I don’t know how it ends, and I wouldn’t let them tell me. Not that they would, but I don’t let them have conversations around me about it because I don’t want it to get spoiled. That’s the joy of not being in the show. I can just enjoy it as a viewer without having read the scripts and knowing what’s coming next. And I think they filmed multiple endings, so I don’t even know if they know.

Did they ask you for “Bodyguard” spoilers?

The show was on weekly in the U.K., so everyone did lots of speculating. You binged it [in the United States]. You didn’t get that watercooler chat.

Now for the topic you’ve been avoiding: 007.

[Squeezes out a small chuckle.] So many people have such great ownership over that character and who they think should play it, so for people to be endorsing me publicly, that’s very, very flattering. But no, there’s not any conversations being had on that front. That’s all just speculation.

Is Bond someone you would like to play?

You know, I’ll see what happens in the future. Yeah, I think we’ll deal with that when we get to it.

Is it true that you have a neighborhood alert system for when the paparazzi are hiding in trees?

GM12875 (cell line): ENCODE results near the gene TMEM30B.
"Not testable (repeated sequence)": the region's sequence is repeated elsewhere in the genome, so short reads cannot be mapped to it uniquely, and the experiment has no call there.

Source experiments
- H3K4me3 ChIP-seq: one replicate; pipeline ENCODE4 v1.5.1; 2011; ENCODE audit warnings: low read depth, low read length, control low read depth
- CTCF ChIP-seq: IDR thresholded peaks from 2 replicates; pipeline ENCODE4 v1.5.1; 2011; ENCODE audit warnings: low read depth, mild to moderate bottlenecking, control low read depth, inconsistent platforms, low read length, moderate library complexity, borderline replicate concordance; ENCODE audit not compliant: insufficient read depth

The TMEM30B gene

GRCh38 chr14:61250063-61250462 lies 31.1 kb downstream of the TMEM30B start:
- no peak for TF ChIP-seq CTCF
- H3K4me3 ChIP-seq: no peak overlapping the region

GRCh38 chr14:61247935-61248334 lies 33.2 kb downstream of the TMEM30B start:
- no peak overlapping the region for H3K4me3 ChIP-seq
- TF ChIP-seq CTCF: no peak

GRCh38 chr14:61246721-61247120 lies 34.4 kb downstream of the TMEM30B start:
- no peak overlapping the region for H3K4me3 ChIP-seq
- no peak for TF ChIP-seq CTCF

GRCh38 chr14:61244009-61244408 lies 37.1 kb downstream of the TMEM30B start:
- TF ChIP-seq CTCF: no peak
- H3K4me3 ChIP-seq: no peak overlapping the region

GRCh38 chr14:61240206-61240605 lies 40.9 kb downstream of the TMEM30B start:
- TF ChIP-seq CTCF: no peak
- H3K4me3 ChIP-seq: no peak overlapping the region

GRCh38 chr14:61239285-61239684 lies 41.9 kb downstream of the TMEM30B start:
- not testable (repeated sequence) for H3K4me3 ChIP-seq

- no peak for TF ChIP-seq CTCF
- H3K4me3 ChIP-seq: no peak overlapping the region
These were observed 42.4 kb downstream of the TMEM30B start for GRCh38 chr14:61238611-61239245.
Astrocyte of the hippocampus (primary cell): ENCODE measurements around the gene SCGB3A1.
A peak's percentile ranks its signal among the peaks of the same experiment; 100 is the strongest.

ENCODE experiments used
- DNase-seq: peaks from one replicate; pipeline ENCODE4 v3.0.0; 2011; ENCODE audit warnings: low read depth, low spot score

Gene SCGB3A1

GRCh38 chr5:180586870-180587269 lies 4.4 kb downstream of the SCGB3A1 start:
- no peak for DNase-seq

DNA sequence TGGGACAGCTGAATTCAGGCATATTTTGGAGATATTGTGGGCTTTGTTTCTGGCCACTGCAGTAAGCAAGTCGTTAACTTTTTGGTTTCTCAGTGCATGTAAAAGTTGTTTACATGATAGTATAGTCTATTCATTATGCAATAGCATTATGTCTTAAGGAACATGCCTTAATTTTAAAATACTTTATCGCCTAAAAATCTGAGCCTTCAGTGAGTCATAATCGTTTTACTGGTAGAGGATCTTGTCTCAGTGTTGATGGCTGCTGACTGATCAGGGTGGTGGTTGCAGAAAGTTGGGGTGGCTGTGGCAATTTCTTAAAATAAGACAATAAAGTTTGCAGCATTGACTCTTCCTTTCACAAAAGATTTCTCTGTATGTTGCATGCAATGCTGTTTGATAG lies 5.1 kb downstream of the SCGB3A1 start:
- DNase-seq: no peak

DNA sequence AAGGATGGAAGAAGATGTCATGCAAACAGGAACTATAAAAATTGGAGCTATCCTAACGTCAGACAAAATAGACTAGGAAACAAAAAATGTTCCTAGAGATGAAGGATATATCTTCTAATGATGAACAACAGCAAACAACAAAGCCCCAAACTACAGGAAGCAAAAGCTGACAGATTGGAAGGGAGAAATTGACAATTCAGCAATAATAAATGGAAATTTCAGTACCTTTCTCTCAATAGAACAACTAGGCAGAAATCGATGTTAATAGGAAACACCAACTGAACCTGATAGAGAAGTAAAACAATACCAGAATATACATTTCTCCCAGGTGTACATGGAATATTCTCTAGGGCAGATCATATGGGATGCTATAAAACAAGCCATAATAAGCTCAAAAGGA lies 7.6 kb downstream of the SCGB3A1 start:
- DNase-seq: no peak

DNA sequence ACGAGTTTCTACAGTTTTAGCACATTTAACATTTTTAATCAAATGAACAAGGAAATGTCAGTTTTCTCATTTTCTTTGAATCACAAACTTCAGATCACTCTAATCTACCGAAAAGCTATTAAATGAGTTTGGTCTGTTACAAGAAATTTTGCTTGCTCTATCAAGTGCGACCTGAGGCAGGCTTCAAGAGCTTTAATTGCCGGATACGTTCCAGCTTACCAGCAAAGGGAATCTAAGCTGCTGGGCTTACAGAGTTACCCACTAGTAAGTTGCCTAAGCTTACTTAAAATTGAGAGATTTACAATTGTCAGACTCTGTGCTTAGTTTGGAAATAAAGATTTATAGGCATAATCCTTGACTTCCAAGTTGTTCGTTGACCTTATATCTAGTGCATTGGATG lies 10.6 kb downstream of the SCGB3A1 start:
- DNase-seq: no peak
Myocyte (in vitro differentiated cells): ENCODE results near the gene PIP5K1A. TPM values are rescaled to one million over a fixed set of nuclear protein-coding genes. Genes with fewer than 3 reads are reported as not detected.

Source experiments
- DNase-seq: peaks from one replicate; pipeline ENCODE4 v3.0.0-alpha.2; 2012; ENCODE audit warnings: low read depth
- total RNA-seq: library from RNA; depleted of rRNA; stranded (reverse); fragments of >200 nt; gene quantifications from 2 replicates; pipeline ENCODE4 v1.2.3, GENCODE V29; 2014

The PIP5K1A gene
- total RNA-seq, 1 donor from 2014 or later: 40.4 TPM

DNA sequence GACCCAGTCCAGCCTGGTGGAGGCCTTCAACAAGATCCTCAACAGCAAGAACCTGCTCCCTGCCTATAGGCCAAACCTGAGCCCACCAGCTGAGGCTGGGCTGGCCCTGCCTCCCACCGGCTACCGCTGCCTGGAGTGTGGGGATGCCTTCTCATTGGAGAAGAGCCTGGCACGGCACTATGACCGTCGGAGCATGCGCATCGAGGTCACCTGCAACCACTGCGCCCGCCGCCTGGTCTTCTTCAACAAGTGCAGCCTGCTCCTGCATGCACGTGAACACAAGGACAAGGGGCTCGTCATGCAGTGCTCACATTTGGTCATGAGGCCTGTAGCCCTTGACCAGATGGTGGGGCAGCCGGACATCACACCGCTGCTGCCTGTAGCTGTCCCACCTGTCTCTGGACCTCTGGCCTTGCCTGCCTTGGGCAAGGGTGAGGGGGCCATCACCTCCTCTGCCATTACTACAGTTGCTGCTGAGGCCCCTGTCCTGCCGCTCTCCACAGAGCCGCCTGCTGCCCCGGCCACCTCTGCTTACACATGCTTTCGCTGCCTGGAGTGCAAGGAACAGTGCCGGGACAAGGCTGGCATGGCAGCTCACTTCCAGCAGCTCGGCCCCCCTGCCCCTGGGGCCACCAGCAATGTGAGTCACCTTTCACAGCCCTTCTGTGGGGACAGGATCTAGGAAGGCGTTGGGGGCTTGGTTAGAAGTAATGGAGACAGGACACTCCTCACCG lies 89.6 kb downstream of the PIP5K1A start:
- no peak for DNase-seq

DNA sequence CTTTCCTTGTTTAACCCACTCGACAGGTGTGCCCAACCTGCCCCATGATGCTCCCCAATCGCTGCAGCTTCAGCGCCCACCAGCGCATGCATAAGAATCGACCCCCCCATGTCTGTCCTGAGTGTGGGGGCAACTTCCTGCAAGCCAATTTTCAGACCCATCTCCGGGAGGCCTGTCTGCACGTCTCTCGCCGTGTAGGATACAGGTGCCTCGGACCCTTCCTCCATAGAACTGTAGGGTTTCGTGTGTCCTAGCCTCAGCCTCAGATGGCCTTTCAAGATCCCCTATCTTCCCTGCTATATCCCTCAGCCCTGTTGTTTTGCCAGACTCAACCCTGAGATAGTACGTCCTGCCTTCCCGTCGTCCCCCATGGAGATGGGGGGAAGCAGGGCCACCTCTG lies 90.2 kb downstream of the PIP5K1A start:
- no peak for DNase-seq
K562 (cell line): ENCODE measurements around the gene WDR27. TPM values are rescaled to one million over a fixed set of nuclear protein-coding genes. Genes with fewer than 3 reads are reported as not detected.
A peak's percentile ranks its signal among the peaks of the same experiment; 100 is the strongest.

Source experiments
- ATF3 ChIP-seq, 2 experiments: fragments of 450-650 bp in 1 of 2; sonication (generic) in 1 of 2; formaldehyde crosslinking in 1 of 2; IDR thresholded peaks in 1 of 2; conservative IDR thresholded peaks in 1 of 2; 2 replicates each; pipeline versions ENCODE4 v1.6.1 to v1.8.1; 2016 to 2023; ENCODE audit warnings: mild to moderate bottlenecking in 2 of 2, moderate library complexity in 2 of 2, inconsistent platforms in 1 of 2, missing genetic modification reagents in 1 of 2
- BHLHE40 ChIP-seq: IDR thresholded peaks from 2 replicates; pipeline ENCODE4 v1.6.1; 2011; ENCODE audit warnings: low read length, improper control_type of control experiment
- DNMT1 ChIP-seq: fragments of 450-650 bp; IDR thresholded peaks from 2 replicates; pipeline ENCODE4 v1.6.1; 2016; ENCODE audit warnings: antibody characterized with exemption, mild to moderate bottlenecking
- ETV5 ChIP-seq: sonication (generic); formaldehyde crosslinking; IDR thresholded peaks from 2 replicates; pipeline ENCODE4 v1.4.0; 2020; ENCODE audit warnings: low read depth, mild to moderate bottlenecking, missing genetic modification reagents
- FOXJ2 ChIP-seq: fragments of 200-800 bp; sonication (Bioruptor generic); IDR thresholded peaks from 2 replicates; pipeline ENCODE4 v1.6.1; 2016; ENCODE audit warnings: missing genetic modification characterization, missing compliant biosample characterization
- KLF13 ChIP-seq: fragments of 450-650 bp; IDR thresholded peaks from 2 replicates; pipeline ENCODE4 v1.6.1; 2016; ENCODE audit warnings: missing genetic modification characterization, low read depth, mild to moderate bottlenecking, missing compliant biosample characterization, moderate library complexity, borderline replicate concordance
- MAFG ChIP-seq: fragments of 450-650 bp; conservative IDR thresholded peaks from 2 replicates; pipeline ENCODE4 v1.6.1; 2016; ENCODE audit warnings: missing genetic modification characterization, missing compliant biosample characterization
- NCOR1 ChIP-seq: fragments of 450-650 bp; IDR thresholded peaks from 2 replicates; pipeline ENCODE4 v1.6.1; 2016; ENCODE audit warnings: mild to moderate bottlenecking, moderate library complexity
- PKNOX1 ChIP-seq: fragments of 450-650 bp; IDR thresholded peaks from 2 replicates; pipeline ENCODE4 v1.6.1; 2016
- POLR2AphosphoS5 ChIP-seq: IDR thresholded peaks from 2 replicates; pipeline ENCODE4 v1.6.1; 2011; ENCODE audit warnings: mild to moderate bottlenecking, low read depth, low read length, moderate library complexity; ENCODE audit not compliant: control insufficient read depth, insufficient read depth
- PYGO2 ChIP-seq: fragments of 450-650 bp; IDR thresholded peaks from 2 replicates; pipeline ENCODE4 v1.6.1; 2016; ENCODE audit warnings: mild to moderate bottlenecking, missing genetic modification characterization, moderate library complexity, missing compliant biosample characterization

Yeah, on my street, there is a little WhatsApp group just because the photographers hide outside the house. So my neighbors will snap a picture of a car and tell me, “By the way, that one’s there,” which is very kind of them. [Laughs]

And yet, they still manage to find you. Has the success of “Bodyguard” and the speculation about Bond prompted you to up your game?

I’m definitely not running to the store in my pajamas on the weekend. But I’d never do that anyway.

Do you feel like you’re finally entering your prime?

“Bodyguard” was great for that because it’s a role in which I’ve got two children, so I very much feel the shift that is happening between playing a son and playing a father in terms of age and responsibility. I’ve played so many of these young men and sons and princes over the years that it’s really exciting to go into that space where you’re an adult yourself.

Interviews From 2018